Here are some questions and answers about what this space is, how it fits into what's already up and running, why we're doing this, and a bit of how it works.
Q: who can post a question?
A: anyone, of course! <grin>
Q: how to post a question?
A: click the 'edit text' link at the bottom of the page and then just add it to the text that's already here. click save and admire your handiwork! AND NOTE... that this is the same way to edit any page here!
Q: how to make those bars between questions?
A: when you click on the edit link, you'll see the formatting trick, which is to type four hyphens together at the BEGINNING of a line. try it in the SandBox!
Q: what else do you want to know?
A: who will post the next question?!
Q: I will! Iīm still a bit confused about the difference between the .ORG and the .NET sites. Could you summarize your thinking? I tried to follow your thoughts but didnīt manage too good. Iīm getting attracted to this way of working though and will start thinking about if I can use this in my work. A downside is that instructions (help) is in English.
A: Open Space World currently comes in three flavors...
Q: What about the reliability of this site? Is it hosted on a server that is reliable? Is there anyone to contact if something breaks down, or canīt it? I know some of you have used it with clients, so I guess you think it is very good!
A: Technically, the .NET site is hosted WITHIN the .ORG site. http://www.openspaceworld.NET simply redirects to a folder within the .ORG site. So the .NET site is as reliable as .ORG, which has been hosted by the same company since 1999, without any real difficulty. If there are any troubles, click NetSpaceHolders?. Of course, if you see any content that needs fixing, feel free to click 'Edit' at the bottom of any page and fix that page. This site runs on community-solutions more than technical-solutions. The operative metaphor is MeatBall:BarnRaising.
Q: did anyone open space in Iraq?
A: No. --TedErnst
A: Well, not that we know of anyway. --MichaelHerman
A: Unless you mean in somebody's roof. --TedErnst
Q: Why is this site needed as well as the other great site that you already have up and worked so hard on? --BirgittWilliams? (asked via the OSLIST)
A: The descriptions above make some distinctions between the COM, ORG and NET sites. The main reason for starting this one is to make a place where many many more projects and experiments can be tested in a much messier, less structured and perhaps less intimidating environment, a place made more for playing than promotion. This NET space supports and invites the community that is needed to support and invite the future of the ORG site. --MichaelHerman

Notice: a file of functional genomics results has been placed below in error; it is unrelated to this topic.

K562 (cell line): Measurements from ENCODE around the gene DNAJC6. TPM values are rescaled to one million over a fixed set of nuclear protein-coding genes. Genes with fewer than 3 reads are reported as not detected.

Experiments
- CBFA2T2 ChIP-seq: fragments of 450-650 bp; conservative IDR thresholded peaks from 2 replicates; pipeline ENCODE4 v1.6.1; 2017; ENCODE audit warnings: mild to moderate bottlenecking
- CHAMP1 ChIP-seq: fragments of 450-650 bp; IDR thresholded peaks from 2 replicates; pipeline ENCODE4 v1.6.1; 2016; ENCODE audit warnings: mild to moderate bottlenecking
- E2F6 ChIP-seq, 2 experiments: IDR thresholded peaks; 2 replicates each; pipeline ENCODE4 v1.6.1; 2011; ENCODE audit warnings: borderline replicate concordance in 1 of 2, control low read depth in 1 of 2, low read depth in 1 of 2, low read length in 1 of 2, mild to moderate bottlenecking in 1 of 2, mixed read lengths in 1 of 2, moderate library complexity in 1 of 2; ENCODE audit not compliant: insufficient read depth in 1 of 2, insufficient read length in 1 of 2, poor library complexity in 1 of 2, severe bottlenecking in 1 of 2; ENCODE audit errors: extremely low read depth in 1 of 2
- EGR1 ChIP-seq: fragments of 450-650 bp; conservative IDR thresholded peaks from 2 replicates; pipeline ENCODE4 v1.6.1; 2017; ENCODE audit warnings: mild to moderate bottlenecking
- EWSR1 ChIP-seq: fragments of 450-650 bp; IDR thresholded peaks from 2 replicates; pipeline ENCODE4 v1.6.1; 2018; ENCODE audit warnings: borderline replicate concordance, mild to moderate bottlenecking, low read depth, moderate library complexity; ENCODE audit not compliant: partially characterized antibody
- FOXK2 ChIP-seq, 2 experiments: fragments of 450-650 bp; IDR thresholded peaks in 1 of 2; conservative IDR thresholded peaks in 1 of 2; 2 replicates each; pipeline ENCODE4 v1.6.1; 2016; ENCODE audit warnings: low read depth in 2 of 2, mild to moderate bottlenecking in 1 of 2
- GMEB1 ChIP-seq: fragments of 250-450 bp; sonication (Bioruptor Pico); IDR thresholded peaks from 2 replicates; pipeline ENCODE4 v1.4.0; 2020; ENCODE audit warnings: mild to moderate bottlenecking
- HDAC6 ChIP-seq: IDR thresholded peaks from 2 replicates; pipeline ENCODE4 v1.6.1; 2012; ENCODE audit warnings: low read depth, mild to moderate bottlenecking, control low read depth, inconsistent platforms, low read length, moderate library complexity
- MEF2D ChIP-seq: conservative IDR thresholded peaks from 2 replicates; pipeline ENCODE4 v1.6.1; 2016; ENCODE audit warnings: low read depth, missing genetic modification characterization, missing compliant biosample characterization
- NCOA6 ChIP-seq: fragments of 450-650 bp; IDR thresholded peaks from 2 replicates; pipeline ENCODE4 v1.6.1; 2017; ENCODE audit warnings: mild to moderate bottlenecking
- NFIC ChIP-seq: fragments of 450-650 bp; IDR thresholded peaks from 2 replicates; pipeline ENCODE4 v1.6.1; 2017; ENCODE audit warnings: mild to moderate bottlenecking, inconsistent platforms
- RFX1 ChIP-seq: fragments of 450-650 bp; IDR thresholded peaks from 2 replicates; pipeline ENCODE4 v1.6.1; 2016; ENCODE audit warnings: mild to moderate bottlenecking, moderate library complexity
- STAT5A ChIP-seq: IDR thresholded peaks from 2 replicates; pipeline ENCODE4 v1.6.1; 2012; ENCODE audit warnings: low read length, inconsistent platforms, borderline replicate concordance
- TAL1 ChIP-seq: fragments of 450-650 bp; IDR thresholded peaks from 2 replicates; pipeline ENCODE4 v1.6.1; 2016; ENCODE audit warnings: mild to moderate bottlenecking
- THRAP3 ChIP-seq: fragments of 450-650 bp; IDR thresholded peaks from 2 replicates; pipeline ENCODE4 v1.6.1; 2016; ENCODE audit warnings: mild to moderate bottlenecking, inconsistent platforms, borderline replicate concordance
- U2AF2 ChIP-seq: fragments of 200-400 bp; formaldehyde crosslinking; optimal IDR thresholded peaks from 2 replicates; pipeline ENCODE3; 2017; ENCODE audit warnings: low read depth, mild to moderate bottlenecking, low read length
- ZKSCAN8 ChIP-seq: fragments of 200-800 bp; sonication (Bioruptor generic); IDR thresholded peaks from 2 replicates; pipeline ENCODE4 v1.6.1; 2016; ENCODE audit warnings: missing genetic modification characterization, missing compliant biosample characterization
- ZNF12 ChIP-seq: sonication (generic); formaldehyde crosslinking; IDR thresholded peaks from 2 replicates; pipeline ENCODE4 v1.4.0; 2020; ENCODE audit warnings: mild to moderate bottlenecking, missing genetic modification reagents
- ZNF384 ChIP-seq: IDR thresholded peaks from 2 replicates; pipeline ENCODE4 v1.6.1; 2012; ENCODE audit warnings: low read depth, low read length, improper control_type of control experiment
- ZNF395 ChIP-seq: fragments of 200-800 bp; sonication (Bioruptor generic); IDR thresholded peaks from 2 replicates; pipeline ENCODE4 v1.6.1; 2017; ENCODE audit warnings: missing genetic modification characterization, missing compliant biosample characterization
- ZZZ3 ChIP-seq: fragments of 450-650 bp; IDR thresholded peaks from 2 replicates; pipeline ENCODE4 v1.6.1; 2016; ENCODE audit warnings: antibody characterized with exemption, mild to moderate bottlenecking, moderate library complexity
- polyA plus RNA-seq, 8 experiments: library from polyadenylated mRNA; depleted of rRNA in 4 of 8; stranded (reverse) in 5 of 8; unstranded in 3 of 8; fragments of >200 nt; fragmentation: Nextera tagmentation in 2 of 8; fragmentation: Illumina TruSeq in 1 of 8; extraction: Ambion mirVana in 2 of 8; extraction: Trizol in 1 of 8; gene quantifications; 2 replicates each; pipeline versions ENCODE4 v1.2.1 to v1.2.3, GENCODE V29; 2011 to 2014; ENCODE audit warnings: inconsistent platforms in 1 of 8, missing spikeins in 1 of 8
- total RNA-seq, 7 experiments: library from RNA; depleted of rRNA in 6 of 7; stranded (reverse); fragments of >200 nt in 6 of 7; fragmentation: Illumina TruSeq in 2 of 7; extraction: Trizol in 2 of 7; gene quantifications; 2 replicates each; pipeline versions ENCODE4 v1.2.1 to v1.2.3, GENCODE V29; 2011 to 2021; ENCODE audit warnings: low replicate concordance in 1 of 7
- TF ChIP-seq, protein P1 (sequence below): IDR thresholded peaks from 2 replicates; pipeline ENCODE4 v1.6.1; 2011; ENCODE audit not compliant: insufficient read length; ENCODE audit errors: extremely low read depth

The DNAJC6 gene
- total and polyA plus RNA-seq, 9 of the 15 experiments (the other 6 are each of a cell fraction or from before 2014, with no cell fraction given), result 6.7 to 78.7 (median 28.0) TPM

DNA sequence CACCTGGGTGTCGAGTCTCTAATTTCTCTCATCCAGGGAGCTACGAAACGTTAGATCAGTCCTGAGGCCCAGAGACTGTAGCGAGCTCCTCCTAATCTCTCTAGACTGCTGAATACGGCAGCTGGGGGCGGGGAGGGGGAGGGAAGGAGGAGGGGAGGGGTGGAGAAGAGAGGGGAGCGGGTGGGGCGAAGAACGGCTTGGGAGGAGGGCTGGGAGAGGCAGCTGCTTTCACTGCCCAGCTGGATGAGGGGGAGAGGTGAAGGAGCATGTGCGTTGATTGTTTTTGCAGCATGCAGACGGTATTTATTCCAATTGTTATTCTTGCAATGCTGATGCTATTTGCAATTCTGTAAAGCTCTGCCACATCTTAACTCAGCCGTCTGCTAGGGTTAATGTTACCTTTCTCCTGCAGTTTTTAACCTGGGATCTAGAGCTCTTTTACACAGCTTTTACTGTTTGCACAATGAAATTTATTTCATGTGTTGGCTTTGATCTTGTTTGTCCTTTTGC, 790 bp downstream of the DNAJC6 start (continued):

A. The old site is a "closed site" implying that a "controllig facilitator" will have to check and edit all the contributions from the people that care to contribute here. In this wiki site any OST practitioner can contribute directly in the cooperative construction of this "open space". So this space is really open, contrarily to the first one. Can this be called a "given" or have you constructed the new site with this in mind, Michael? - Artur Silva
Q: what are the "givens" that are implied in this new site. There are implied givens in your other sites and yet they have not seemed to be openly stated. For example, for me, the word "practitioners" is not something I agree with at all. I have noticed it having slid into use on this list and elsewhere as though that is what we refer to ourselves as. Is it a "given" that this is some of the agreed upon vocabulary and if so, whoever made that decision? --BirgittWilliams? (asked via the OSLIST)
A: I think this would be an excellent page/project to open all by itself. So far, the givens are essentially that we are in open space, that we will do things in circles, running on passion bounded by responsibility and will self-organize other structures and agendas and discussions and resources as we go along and find needs and interests and the time to execute such things. It is a time and space in which to move forward together. If you will bring your expertise in naming "givens" to a new page here, then perhaps we will tease out more of them. I think that would be a help to me and the rest of us working here. Maybe you could call that page NetSpaceGivens. Also, I think VocabularyControl would make an interesting page all on its own. --MichaelHerman